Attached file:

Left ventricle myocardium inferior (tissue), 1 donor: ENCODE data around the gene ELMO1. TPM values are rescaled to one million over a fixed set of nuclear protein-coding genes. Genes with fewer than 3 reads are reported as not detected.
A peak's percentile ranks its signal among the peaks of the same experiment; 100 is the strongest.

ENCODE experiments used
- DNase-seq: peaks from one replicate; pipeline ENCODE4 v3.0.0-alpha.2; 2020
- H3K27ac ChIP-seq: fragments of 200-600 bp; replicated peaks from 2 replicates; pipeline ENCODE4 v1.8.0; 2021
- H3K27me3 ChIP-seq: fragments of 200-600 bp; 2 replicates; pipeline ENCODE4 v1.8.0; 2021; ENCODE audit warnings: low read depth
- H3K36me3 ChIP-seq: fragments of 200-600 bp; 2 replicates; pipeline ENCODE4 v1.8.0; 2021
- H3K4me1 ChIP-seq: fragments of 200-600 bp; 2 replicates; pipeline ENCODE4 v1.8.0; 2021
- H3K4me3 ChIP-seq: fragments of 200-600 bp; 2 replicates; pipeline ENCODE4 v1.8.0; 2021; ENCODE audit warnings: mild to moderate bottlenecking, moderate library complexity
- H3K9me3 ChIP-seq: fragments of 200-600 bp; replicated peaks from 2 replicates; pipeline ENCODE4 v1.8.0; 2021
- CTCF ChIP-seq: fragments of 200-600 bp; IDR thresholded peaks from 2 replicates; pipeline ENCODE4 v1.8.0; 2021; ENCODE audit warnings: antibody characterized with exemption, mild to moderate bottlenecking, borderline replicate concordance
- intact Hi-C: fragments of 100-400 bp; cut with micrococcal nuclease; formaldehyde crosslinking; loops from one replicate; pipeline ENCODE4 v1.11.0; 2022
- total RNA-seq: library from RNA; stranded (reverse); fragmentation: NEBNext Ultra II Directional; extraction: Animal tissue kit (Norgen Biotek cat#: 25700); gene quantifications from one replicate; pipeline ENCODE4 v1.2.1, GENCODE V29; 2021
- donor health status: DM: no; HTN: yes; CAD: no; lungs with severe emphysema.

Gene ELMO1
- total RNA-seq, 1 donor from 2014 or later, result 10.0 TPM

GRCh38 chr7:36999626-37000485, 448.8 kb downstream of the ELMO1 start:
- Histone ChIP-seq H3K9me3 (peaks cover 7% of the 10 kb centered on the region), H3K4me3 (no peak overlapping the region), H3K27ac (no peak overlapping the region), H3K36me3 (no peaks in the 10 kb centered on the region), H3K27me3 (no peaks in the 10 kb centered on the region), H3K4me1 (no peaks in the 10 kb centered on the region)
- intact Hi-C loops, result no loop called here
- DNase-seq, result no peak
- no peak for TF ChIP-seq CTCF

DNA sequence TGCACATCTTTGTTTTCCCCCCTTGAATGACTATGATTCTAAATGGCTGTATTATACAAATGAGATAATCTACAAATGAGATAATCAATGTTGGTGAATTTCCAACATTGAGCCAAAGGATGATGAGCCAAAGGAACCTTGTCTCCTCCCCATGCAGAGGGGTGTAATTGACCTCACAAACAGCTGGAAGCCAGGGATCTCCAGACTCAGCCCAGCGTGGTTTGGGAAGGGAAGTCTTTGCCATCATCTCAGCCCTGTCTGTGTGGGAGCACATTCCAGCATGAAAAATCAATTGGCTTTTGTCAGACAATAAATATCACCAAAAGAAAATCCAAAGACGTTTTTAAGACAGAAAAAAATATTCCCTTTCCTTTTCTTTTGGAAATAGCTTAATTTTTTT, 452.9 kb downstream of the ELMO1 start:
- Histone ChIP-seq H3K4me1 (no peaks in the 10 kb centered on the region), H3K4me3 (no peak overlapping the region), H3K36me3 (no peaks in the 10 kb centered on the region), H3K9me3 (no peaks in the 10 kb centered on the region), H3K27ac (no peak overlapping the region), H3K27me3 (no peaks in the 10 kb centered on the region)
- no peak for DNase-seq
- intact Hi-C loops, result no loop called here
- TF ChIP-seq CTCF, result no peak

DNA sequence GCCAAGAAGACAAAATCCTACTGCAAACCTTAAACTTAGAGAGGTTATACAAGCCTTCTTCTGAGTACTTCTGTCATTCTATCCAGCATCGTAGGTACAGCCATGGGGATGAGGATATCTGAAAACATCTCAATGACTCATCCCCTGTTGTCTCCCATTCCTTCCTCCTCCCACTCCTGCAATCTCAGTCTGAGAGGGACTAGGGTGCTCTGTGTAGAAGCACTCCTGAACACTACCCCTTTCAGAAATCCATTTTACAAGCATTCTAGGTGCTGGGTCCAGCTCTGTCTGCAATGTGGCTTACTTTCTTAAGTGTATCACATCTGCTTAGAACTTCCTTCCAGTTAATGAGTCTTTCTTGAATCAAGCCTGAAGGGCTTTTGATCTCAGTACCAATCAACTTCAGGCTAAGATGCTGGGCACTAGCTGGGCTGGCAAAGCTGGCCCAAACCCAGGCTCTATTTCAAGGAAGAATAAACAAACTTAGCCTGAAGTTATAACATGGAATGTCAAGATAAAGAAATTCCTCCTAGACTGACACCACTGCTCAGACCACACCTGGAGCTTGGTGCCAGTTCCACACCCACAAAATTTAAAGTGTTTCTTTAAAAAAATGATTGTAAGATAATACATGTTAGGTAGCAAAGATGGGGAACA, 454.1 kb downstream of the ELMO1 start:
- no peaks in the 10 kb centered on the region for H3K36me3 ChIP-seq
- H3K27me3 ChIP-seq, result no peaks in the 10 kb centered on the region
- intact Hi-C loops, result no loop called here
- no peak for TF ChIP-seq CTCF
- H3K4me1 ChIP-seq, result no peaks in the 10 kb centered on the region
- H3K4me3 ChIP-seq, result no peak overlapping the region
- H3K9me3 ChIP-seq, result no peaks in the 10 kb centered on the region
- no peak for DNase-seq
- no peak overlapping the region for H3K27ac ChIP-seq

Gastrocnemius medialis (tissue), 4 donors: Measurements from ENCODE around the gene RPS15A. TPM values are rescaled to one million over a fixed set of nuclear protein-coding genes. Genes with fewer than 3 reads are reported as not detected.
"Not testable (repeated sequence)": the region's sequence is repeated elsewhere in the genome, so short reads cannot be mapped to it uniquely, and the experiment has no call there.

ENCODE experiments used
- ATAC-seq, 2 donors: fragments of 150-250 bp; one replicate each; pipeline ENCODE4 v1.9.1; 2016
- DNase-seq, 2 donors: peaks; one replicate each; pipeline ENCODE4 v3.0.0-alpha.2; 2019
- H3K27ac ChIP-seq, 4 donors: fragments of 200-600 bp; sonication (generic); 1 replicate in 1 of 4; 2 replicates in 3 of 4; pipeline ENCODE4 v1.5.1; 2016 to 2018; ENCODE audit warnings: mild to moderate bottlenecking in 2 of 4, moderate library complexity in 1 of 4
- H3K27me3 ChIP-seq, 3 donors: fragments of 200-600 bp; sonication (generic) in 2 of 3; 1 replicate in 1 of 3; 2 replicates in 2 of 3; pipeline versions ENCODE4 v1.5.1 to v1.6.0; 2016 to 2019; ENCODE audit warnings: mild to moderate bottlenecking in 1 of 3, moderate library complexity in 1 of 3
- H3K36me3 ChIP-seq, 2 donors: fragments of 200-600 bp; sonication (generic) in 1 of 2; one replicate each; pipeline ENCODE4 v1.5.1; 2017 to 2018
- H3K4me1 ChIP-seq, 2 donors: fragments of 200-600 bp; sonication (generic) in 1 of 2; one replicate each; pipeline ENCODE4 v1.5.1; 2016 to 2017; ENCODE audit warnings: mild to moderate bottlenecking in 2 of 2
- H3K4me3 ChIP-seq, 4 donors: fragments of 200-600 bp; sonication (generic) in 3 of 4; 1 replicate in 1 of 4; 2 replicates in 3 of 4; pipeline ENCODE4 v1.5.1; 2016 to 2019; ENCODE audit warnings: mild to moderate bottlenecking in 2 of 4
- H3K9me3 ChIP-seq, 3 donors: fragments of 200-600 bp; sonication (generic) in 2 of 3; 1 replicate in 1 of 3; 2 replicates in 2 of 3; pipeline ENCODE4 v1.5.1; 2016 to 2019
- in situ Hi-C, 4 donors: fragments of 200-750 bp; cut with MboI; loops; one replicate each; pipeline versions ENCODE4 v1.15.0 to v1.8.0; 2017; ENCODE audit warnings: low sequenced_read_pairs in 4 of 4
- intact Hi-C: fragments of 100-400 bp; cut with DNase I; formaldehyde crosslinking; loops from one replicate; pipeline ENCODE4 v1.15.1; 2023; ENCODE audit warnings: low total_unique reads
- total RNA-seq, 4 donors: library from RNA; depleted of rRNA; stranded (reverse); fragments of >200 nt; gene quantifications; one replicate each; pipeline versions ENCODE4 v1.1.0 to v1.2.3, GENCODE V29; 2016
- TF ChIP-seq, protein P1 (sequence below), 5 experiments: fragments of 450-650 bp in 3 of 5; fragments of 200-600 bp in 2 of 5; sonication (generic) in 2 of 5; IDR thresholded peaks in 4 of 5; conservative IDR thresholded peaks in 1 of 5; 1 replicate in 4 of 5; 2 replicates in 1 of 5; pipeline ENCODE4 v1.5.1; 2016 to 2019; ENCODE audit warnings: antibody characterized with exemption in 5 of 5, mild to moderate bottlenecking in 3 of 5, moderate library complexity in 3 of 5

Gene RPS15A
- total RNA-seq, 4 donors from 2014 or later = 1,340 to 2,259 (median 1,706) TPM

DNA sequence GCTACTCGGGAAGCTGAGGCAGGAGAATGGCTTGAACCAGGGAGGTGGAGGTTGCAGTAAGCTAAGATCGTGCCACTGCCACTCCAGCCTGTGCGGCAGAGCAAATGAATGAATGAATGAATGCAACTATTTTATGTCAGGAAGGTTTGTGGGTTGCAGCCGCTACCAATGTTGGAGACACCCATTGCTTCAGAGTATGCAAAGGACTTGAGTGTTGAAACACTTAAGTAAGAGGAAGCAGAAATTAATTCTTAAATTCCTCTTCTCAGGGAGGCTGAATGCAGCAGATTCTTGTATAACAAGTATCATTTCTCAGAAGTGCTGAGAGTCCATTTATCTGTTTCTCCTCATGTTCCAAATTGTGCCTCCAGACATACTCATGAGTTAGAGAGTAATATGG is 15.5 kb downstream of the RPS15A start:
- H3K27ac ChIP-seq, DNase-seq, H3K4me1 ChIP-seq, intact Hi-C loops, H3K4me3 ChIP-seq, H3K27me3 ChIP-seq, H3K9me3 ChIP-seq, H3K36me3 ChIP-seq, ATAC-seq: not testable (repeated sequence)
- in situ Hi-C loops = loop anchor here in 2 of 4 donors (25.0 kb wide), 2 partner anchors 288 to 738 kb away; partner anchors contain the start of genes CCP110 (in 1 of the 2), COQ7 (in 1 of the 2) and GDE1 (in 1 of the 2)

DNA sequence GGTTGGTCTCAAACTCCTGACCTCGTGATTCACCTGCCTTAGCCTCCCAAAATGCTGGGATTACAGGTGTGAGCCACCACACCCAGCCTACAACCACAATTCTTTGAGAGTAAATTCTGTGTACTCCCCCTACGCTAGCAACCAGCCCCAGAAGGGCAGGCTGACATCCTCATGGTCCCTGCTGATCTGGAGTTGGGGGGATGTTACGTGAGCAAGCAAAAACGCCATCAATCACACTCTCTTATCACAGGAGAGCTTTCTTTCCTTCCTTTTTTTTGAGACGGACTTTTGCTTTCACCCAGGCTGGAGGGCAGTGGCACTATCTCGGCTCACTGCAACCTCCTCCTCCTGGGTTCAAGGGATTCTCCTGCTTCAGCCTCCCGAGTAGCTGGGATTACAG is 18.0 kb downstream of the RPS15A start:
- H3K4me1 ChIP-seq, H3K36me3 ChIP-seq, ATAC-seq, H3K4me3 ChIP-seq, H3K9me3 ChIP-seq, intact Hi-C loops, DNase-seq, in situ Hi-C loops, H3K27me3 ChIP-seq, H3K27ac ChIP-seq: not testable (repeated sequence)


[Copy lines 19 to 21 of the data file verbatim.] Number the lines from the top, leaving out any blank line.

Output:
- intact Hi-C loops, result no loop called here
- DNase-seq, result no peak
- no peak for TF ChIP-seq CTCF